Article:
New design, new funtionality
"This is not the end of the line. This is the beginning."
-Kurt Stauffer, Owner
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Rowster New American Coffee has unveiled its new interior this past Saturday to the public. The East Hills coffee roaster has changed its look and modified its functionality. Fret not, the coffee has not changed. It's the same recipe that folks have come to love.
To be clear, Rowster is not a coffee shop. It considers itself a coffee roastery with a tasting bar. And the new layout reflects this much better, says Justin DeWaard, general manager.
The idea to change the look primarily stemmed from the need to offer a more functional space. DeWaard wanted to create a space that eliminates any obtrusion between the customer and barista. This, he believes will allow a more free flow of communication and will help to foster an educational experience for customers.
"We are installing a new espresso machine which is the first of its kind. It is a modular based system, allowing the internals of the machine to sit under the counter while the parts the barista interacts with sit on top. This minimal space set up allows maximum interaction between barista and customer. There is nothing for the barista to hide behind, no big anonymous silver box of an espresso machine," says DeWaard. "This also allows maximum education between barista and customer. The customer can see that this hand-crafted approach to coffee is much more than pushing a button."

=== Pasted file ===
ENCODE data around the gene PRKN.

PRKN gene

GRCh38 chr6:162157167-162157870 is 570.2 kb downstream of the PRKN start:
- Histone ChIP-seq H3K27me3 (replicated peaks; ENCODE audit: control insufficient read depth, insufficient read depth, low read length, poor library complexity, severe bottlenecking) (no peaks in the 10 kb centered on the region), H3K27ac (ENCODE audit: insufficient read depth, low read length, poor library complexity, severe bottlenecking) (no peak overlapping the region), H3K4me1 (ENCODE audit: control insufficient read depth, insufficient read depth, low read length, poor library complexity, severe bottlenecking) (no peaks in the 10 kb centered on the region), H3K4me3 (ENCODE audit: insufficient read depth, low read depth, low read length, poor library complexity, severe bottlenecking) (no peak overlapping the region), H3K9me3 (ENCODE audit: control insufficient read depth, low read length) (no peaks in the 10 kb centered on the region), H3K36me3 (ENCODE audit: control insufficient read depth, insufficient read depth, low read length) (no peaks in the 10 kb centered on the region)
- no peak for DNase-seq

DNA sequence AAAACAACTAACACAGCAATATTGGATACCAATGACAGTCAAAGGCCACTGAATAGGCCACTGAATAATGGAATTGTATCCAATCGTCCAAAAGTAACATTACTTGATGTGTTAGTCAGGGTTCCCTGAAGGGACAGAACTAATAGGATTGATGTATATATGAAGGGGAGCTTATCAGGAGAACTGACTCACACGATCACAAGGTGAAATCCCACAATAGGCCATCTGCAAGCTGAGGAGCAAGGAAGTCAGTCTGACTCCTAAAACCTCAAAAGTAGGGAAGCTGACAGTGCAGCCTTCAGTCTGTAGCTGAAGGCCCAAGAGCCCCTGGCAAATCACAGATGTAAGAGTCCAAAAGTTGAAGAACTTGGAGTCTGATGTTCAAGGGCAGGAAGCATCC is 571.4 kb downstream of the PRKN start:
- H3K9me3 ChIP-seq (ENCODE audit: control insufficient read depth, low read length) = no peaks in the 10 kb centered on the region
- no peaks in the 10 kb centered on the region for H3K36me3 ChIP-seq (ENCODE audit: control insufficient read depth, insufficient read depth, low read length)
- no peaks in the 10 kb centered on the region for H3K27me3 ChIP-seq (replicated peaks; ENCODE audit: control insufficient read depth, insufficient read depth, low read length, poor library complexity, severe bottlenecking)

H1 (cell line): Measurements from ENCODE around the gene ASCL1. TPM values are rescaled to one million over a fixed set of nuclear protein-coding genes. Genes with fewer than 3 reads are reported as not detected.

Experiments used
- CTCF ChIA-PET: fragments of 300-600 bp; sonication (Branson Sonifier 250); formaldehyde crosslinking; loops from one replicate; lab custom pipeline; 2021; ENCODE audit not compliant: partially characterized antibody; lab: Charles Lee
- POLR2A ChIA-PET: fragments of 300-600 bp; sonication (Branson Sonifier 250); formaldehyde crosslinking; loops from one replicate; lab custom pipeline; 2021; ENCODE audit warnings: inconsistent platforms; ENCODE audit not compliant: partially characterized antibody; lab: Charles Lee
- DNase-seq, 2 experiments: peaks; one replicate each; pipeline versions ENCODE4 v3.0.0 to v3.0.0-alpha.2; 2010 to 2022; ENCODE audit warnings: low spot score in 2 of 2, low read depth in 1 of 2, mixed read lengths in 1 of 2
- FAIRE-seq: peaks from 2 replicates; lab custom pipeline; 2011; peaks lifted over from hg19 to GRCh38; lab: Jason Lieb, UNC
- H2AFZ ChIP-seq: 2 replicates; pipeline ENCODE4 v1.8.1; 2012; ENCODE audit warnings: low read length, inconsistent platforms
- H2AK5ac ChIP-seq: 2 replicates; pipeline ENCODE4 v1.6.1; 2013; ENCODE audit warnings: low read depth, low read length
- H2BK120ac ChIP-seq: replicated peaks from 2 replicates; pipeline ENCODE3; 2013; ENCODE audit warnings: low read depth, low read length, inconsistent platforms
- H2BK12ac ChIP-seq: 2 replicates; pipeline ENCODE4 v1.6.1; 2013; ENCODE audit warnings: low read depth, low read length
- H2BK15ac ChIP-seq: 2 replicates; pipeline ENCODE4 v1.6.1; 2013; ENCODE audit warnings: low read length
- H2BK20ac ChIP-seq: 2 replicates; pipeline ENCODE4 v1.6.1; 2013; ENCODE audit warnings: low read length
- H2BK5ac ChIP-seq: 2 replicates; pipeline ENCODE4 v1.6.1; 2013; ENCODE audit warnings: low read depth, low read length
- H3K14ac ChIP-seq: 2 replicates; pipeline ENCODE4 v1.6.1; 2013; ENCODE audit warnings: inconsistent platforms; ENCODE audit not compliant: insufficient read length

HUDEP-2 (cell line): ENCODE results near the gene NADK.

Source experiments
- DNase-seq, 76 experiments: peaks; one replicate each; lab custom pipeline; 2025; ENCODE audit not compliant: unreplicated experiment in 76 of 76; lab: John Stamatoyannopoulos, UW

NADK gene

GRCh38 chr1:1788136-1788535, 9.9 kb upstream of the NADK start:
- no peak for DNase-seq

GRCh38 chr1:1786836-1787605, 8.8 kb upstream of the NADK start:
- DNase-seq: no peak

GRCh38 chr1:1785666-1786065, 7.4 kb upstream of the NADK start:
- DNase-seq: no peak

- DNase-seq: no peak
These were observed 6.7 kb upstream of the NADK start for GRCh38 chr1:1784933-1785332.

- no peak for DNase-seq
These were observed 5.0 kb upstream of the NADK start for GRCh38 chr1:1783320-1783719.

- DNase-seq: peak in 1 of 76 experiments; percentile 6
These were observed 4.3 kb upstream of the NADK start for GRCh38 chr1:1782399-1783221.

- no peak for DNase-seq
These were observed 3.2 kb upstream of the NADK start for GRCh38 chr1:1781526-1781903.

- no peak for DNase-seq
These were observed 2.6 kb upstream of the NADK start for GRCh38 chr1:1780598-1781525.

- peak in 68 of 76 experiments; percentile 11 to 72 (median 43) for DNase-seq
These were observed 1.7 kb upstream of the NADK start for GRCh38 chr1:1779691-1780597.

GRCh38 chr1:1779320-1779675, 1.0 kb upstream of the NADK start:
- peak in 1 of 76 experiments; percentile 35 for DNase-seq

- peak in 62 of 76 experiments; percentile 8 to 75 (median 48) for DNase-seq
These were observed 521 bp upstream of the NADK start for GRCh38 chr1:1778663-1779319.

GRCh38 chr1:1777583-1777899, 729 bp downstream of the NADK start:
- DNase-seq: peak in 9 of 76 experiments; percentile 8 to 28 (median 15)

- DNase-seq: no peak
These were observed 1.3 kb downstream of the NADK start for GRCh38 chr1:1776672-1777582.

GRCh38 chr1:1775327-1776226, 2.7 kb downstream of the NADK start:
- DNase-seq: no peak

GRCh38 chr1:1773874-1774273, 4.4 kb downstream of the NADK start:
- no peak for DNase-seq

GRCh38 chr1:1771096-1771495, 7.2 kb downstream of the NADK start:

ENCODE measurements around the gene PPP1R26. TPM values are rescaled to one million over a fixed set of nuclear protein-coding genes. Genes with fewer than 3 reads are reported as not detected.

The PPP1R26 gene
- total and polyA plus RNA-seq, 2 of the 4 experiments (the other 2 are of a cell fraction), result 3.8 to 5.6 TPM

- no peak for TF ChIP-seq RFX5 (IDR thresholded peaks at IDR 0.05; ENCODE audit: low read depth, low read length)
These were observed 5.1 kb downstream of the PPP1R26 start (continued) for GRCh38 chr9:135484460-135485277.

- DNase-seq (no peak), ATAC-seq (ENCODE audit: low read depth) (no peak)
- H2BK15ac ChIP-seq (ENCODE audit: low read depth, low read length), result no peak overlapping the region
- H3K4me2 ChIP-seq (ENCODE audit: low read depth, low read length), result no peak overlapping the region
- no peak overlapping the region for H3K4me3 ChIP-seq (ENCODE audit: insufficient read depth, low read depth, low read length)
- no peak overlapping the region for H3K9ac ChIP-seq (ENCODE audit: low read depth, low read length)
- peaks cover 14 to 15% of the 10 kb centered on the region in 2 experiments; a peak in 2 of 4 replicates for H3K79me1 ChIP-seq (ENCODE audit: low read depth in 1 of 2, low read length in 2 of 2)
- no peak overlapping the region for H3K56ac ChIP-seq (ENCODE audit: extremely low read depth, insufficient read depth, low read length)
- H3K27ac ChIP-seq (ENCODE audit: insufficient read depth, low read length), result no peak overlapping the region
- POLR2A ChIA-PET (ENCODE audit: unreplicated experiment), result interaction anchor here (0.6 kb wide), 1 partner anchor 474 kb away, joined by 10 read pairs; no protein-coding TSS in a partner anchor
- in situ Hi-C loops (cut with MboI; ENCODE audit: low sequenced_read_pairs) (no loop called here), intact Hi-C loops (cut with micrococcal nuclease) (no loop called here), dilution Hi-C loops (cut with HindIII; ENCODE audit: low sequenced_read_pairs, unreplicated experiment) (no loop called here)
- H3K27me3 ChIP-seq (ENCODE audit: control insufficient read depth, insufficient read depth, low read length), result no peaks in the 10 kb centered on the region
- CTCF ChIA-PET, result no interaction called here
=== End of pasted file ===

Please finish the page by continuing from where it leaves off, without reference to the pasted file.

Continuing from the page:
The espresso machine, made by Modbar, is the first to operate in Michigan. Its sleek custom powder-coat black finish matches the reclaimed cypress bar top. The bar is much longer than the previous one, orienting customers to a more intuitive purchasing experience, says DeWaard.
With the new floor plan, equipment and custom crafted bar from Grand Rapids' Greenwood Studios came the decision to re-brand entirely. The aesthetic has been devoloping for the past few years and has been envisioned entirely by staff. The idea was to incorporate everything- branding and functionality- under one roof. Literally.
"The great part of this story," says DeWaald, "is that the staff has had a huge role in the way the space is laid out and the way it looks. The branding itself was done entirely in house by our staff."
Eric Tank lives with his lovely wife and daughter in the East Hills area. He is a photography enthusiast and supports local art, food, and entertainment.
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